Only 8 more days and SoC will be officially over... Time has passed very fast and my project required much more work than I initially thought. It certainly cannot be completed before the deadline but I assure you that it will not fall into oblivion afterwards; I have spent too much time on it to forget ;-)There have been many changes in Boost.Process' code base since the previous status report; let's see a brief summary:The library has been simplified removing all those bits that were aimed at "generic process management". Now it is focused on child process managing only, although extending it to support other process-related functionality is still possible (preserving compatibility with the current API). It'll be better to design and implement these features when really needed because they will require a lot of work and cannot be planned right now; doing so might result in an incomplete and clusmy design. Yup... my mentor (Jeff Garland) was right when he suggested to go this simplified route at the very beginning!Due to the above simplifications, some classes are not templated any more (the stuff that depended on the template parameters is now gone). I bet some of them could still be, but this can be easily changed later on.There is now a specialized launcher in the library to painlessly start command pipelines. This also comes with a helper process group class to treat the set of processes as a unique entity.The user now has much more flexibility to specify how a child process' channels behave. While documenting the previous API it became clear that it was incomplete and hard to understand.Code from all launchers has been unified in a base private class to avoid duplication and ensure consistency across those classes. Similar changes have ocurred in the test suite, which helped in catching some obscure problems.Related to previous, many of the code used to do the actual task of spawning a process has been moved out of the individual launcher classes into some generic private functions. This was done to share more code, improve cohesion and readability.The documentation is now much better, although it still lacks a chapter about design issues. See the online snapshot for more details.And, of course, multiple bug fixes and cleanups.Still, I haven't had a chance to ask for a public review in Boost's developers mailing list. The problem is that I continously find things to improve or to complete and prefer to do them before asking for the review. However, as time is running out I'll be forced to do this in the forthcoming week to get some more feedback in time. [Continue reading]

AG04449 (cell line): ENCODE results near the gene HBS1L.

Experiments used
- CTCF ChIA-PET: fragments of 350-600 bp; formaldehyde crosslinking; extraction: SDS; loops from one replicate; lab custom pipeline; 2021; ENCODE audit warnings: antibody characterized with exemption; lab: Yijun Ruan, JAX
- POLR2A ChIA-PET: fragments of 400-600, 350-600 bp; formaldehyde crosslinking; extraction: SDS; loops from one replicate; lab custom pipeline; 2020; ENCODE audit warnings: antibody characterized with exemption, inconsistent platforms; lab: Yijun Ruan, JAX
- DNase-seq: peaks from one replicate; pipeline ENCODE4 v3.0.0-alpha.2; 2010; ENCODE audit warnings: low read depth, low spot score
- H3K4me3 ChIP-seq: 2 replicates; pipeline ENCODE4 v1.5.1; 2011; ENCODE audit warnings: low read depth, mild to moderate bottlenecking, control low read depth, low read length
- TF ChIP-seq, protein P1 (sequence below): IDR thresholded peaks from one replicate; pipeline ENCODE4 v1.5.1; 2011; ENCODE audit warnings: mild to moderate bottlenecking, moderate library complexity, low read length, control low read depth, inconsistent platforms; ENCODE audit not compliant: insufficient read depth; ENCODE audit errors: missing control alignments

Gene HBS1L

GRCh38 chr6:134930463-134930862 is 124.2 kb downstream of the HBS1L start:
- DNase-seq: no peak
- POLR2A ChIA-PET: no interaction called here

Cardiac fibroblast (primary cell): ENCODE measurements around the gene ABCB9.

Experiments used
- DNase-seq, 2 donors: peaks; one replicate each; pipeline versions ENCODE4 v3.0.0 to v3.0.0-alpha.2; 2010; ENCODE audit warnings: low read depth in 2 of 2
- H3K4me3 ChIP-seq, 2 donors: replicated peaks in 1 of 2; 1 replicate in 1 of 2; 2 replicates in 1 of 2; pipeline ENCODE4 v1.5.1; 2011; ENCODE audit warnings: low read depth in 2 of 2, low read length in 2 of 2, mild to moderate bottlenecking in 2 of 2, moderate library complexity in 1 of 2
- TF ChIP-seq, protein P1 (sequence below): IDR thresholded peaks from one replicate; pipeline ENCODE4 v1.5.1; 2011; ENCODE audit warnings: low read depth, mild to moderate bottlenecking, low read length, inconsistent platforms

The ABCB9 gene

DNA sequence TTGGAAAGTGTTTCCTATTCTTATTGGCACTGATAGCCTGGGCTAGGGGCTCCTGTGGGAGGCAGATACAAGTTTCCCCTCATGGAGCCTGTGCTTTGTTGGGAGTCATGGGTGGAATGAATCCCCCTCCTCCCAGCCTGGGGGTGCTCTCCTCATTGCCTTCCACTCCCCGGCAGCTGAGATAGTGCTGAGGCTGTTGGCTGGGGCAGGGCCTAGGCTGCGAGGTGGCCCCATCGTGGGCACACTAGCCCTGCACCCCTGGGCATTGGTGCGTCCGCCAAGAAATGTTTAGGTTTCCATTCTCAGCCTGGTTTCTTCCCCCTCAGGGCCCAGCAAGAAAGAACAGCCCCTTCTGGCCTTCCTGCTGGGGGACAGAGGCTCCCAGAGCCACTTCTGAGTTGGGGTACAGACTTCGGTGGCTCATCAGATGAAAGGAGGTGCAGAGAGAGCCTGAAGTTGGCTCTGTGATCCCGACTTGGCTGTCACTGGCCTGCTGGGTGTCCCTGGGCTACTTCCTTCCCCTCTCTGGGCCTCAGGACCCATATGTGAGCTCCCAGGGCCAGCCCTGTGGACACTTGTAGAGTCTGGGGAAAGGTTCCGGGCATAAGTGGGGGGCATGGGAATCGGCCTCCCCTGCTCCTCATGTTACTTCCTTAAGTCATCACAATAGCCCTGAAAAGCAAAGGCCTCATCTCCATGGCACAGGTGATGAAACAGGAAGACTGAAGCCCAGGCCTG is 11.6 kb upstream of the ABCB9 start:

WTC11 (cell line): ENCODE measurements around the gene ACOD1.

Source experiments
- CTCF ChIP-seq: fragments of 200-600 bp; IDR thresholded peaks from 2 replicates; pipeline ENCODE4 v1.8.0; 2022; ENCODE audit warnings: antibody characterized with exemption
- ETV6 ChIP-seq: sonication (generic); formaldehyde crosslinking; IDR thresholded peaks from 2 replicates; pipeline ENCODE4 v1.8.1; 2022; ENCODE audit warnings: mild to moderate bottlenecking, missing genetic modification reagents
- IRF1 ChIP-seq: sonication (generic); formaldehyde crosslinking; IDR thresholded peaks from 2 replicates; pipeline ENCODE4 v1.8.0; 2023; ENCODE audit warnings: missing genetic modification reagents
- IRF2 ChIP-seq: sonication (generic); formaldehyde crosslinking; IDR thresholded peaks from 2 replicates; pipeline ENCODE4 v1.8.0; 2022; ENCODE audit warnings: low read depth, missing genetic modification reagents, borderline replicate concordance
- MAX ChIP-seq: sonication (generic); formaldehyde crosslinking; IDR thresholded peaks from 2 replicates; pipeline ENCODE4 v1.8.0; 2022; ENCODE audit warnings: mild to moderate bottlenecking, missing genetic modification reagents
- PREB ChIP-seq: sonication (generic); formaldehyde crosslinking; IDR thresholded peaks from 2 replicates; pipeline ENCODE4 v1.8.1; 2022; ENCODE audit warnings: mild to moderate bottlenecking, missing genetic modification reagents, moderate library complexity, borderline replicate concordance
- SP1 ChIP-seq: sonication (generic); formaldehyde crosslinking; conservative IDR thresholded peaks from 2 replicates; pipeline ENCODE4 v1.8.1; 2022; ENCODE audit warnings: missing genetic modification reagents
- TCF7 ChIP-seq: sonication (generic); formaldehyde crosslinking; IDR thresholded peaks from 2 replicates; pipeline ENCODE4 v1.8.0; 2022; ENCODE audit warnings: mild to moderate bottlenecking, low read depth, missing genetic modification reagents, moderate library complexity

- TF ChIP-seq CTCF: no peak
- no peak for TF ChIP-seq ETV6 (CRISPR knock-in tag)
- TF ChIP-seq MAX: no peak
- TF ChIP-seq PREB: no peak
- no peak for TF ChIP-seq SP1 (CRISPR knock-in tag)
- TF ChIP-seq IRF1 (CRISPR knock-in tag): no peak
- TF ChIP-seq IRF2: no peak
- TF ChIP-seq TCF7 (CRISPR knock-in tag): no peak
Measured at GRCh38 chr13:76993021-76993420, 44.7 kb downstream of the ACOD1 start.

• IMAP gateway to GMail